Today, the Los Angeles River is encased in concrete and artificially diverted from its natural path; but it originally flowed near the Metro Headquarters Gateway site. On its banks grew willow trees, cattails, curtains of grapevines, sycamore and cottonwood trees. In the river there lived minnows, trout and lampreys. The west bank of the river chosen as a natural settling site because of the fertility of the soil and the abundance of water for irrigation.
Acutely aware of the overlays of natural and cultural histories on the Union Station site (which was once the crossing of several trails used by local indigenous tribes, the later settling place of the pobladores as well as Los Angeles’s original Chinatown), this artist team’s multifaceted work seeks to create a sense of place resonant of the history and pre-history of the site.
The artwork is a unique collaboration between two artists, May Sun and Richard Wyatt, who worked together to develop all elements of the artwork’s multiple interlinking elements including the 80 foot long mural, aquarium, floor tiles and river bench.
An eighty-foot long mural, executed by Wyatt, contains images of Native Americans and later settlers of the LA basin as well as contemporary Angelenos. A river of over two hundred floor paving elements references native animals and plants (including turtles, trout, sycamore and cattail leaves) and transportation (wagon wheel); these symbols also frame Wyatt’s mural.
An undulating aquarium holds 7,500 gallons of water and is populated with indigenous coastal fish. Line drawings of historical figures are etched onto the aquarium glass, reinforcing the melding of past and present as well as the interrelationship between man and nature.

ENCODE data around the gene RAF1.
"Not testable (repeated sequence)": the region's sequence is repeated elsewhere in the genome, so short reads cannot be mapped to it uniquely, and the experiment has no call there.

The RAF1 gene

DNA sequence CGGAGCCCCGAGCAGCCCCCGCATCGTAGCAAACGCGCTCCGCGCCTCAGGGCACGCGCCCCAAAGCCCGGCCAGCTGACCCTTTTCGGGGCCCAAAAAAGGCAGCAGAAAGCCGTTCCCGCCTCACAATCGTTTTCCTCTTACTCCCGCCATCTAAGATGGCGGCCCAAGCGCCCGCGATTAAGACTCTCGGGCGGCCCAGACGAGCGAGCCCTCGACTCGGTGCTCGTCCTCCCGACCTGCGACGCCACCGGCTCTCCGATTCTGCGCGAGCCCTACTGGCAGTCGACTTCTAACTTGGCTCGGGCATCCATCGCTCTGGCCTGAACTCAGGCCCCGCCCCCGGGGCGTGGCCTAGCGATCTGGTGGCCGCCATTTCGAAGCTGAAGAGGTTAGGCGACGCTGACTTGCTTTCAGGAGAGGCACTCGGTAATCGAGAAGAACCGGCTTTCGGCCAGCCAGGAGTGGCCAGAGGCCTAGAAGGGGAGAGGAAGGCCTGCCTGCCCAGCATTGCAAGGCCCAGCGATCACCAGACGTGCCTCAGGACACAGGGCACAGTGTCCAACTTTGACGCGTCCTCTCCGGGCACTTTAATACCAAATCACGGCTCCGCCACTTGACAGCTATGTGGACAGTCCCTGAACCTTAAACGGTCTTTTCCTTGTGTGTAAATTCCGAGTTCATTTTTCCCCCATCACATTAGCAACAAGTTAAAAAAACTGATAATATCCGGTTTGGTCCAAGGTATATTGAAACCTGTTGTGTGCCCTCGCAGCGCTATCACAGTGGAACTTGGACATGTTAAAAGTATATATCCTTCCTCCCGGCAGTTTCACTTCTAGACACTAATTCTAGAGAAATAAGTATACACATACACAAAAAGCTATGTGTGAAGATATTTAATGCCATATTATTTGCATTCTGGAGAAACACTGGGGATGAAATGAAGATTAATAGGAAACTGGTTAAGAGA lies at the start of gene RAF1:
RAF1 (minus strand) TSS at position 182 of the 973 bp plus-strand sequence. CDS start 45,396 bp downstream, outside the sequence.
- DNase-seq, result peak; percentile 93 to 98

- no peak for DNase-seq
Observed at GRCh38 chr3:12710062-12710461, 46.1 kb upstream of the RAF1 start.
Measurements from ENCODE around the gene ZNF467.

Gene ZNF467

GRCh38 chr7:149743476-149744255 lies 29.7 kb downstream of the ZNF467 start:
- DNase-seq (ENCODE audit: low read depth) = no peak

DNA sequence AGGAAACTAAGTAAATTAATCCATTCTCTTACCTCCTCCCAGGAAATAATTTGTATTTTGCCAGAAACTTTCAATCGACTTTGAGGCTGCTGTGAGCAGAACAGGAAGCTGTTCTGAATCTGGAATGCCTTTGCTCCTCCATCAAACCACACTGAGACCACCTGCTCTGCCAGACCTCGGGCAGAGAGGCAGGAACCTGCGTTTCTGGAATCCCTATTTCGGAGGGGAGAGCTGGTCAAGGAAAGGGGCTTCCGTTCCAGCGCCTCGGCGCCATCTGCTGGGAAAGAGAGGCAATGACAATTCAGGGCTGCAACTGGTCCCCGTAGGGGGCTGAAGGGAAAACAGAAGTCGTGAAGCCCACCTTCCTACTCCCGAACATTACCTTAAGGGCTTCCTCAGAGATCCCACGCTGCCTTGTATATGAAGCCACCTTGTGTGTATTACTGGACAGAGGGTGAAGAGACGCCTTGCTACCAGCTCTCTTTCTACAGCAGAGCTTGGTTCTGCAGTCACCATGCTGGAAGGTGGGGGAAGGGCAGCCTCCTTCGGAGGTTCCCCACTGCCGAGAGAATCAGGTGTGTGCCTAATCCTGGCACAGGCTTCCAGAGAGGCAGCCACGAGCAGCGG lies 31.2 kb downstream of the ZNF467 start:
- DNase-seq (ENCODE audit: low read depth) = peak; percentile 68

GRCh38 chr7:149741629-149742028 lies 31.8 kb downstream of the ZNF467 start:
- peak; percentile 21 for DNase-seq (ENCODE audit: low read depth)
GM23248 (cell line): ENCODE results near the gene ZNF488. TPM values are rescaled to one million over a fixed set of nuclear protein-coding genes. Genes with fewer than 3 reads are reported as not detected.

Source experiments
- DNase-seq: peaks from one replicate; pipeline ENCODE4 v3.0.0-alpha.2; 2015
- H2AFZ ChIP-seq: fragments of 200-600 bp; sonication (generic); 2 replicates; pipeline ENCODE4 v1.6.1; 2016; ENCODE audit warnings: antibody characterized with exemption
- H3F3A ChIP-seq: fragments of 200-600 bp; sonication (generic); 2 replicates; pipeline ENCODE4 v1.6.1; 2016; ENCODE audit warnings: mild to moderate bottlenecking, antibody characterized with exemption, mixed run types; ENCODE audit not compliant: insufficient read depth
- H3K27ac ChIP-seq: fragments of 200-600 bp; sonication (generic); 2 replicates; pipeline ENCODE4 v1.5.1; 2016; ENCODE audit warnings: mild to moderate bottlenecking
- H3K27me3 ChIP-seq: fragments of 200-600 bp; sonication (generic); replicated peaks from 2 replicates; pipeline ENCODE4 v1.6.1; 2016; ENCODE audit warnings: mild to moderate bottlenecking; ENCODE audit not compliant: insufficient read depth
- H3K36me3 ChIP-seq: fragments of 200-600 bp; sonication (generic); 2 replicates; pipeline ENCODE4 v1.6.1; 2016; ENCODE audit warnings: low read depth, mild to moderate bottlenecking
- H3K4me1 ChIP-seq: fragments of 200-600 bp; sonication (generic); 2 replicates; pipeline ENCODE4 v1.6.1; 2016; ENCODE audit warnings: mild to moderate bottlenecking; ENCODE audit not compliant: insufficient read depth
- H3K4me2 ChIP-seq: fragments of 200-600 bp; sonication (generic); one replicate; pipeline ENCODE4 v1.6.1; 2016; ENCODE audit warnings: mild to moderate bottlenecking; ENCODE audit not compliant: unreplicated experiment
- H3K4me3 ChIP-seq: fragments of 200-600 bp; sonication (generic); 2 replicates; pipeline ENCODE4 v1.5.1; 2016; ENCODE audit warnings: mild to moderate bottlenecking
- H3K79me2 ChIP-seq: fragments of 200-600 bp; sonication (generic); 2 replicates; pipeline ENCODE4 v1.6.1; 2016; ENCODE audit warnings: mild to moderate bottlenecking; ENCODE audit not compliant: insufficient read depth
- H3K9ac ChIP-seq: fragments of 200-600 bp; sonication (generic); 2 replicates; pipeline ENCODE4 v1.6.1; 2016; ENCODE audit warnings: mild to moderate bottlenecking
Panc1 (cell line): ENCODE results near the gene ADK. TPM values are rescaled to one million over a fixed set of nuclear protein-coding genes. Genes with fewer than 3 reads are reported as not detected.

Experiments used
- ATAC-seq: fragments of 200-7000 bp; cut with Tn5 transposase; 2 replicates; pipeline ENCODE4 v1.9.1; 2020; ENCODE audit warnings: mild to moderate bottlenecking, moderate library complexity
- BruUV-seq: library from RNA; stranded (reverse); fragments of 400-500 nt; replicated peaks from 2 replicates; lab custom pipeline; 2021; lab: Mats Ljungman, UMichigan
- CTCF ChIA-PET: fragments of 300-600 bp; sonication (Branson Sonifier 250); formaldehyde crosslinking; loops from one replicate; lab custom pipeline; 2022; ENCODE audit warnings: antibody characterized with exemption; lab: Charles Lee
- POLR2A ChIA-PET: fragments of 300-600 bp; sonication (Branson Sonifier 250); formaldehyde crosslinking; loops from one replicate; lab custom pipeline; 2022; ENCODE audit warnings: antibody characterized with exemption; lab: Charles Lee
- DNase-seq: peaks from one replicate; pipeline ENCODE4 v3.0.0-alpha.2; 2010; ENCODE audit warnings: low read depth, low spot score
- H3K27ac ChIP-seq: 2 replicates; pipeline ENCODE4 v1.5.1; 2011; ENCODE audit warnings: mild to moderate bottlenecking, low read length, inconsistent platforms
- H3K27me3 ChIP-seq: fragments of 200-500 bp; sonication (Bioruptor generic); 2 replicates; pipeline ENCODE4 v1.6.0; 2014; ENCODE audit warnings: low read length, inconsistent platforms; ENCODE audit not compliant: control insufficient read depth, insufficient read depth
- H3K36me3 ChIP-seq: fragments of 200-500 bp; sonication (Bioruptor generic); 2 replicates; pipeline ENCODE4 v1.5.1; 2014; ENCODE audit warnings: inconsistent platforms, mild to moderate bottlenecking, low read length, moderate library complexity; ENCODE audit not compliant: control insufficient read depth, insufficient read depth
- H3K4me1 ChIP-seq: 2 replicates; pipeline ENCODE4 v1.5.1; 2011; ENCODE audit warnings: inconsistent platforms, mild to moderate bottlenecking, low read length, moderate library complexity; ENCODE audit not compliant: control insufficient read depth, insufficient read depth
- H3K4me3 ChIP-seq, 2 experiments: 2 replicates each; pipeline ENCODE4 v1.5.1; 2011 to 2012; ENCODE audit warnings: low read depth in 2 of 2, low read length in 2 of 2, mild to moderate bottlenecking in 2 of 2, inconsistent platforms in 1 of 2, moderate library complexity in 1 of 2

A nearby river bench is clad in rocks from the LA River and Tujunga Creek; water soothingly trickles onto artifacts embedded into the bench and the fountain structure. These artifacts were excavated from the original Chinatown in the vicinity of Gateway and Union Station during the building of the Metro B Line (Red) and were donated by the Chinese Historical Society of Southern California for placement within the artwork.
“In the wake of a series of natural and human disasters in the City of Los Angeles, here at the site of our City’s historic core, City of Dreams/River of History hopefully will contribute to a sense of reaffirmation in a City that becomes aware of its past, of the accomplishments of its present, and of the possibilities of its future— its dreams.”
About the Artist
MAY SUN was born in Shanghai, and raised in Hong Kong and San Diego. She received a Bachelor of Fine Arts from UCLA, and a Master of Fine Arts from Otis Art Institute. Her work ranges from theater-based performances to multi-media installations. Her public art projects include the Gateway Transit Center, Culver City’s City Hall, Boston’s Central Artery, and a commemorative fence for Chinatown. Sun has taught at CalArts in Los Angeles, and been an artist-in-residence at Monet’s Gardens in Giverny, France, and at ArtPace in San Antonio, TX.
RICHARD WYATT was born in Lynwood and raised in Compton and the Crenshaw district of Los Angeles. He is one of the region’s most noted muralists and is known for his realistic figurative works which honor both common people and historic figures. His series of works on the history of the Central Avenue jazz scene were exhibited at the Santa Monica Museum of Art. His public works can be seen at the Capitol Records Building, the Watts Towers Art Center, and Spike’s Joint on Melrose in Los Angeles.
Locations: Union Station